Different elastomeric infusion pumps (Dosi-Fuser, Leventon [150 mL/24 h]; Dosi-Fuser, Leventon [250 mL/12 h]; Accufuser, Woo Young Medical [300 mL/24 h]; and Accufuser, Woo Young Medical [300 mL, variable rate]) were used depending on the antibiotic to be administered and the volume required for its dilution. They were prepared in laminar flow cabinets in the hospital pharmacy service. OPAT with elastomeric infusion pumps was started 1 h after a loading dose or 1 h after the last intermittent dose administered in the hospital. For the 24-h infusers, the HHS team was responsible for changing the infusers on a daily basis. However, for the 12-h infusors, a family member sometimes changed the infusers (self-administration).

The data obtained were used to create a database in Microsoft Excel. All subsequent statistical analyses were performed using SPSS 19 software. Quantitative variables are expressed as mean±standard deviation (SD) and qualitative variables are expressed as absolute value and percentage. In the univariate analysis, the 2 means were compared using the Student t-test and/or Mann–Whitney test. A p-value of ≤.05 was used as a cut-off for statistical significance. Odds ratios (OR) with their corresponding 95% confidence intervals (CIs) were calculated for qualitative variables. A multivariate analysis was then performed using logistic regression to assess the degree of association between clinical evolution and mortality: (1) the variables identified as significant in the univariate analysis and (2) the clinically relevant variables that could influence the final outcome. Hazard ratios (HRs) with their corresponding 95% CIs were calculated.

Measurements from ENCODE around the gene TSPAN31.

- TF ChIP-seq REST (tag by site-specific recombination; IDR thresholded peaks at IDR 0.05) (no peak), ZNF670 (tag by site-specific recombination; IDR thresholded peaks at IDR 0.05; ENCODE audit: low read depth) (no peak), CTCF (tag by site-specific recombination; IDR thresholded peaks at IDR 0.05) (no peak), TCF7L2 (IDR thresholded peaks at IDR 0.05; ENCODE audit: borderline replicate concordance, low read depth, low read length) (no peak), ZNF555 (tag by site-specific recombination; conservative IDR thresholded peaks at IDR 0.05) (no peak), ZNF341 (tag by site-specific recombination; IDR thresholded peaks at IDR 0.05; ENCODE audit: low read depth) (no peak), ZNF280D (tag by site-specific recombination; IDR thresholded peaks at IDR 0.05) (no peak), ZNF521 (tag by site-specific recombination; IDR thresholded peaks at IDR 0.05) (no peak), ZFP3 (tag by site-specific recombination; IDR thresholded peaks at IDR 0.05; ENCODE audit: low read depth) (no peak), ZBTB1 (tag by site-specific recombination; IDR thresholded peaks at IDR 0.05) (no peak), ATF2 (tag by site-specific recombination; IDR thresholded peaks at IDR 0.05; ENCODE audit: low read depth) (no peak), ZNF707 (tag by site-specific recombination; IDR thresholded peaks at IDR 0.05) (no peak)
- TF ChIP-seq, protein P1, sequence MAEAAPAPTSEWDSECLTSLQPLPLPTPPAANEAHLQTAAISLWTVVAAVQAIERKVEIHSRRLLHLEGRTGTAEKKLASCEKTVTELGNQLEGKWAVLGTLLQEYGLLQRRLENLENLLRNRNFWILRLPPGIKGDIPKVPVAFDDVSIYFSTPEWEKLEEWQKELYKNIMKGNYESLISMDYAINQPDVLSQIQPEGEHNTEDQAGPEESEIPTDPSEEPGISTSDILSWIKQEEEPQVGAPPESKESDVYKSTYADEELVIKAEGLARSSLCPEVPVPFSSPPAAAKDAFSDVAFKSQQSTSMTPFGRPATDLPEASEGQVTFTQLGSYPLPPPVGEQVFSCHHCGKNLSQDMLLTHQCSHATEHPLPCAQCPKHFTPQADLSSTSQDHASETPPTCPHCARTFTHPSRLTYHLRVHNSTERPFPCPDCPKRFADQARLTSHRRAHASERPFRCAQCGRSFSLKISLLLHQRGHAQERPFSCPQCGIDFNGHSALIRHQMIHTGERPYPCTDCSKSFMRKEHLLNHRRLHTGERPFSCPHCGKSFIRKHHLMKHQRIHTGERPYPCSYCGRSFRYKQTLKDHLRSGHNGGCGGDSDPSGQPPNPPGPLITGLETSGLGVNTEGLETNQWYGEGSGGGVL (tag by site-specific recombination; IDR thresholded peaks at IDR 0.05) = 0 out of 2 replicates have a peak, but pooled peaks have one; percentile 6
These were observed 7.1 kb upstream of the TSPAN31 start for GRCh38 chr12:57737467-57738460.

Results

The study included 81 patients receiving antibiotic treatment with elastomeric infusion pumps. Mean age was 73.5±17.5 years (age range: 6–102 years). Of the patients, 61.7% were male. Table 1 shows the main characteristics of the patients.

Table 1.

Patient characteristics and association with clinical evolution.

Patient characteristics  Clinical evolution
    Total (n %)  Favourable  Unfavourable  p 
AgeMean (years)±SD  73.5±17.5  74±17.8  68±15.2  .32 
>65  61 (75.1)  53  .48 
80 y  37 (45.7)  35  .03 
SexMale  50 (61.7)  42  .76
Female  31 (38.3)  27 
CCI scoreMean  6.13.2  5.9  .06 
72 (88.9)  61  11 
Diabetes mellitus25 (30.9)  23  .33 
Chronic kidney disease23 (28.4)  20 
COPD20 (24.7)  19  .28 
Heart failure17 (21)  12  .12 
Cerebrovascular disease9 (11.1)  .62 
Ischaemic heart disease9 (11.1) 
History of cancer21 (25.9)  14  .01